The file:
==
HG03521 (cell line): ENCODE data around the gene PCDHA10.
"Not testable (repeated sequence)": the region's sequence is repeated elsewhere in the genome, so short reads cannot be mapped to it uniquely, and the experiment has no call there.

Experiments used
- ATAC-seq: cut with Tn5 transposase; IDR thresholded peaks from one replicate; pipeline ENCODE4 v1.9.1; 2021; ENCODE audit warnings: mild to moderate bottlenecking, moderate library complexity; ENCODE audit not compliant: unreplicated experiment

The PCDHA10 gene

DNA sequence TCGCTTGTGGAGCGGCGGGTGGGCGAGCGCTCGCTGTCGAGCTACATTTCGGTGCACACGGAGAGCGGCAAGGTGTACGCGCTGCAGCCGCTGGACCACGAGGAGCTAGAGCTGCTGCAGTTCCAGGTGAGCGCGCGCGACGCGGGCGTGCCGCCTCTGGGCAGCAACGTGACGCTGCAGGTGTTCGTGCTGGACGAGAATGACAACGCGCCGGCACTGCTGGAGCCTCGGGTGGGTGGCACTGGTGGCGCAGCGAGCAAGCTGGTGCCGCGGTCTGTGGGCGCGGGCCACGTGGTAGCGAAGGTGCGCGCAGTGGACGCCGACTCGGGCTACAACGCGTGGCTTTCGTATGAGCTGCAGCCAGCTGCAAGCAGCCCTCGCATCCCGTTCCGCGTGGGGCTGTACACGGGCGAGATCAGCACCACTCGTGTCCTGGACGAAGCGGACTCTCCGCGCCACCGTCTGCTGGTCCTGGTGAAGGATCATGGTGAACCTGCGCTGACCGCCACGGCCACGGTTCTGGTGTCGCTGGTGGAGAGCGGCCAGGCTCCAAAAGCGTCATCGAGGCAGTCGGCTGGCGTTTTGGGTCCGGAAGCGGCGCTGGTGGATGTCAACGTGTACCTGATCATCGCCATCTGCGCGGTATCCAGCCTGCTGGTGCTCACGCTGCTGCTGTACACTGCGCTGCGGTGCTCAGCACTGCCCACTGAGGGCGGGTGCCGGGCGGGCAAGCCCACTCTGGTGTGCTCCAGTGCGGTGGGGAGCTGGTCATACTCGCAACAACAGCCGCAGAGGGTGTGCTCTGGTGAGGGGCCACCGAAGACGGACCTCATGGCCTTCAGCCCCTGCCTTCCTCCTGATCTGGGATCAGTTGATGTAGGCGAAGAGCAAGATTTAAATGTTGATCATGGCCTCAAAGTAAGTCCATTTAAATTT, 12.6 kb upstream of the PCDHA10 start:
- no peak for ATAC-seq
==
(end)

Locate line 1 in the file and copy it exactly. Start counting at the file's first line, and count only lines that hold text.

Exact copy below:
HG03521 (cell line): ENCODE data around the gene PCDHA10.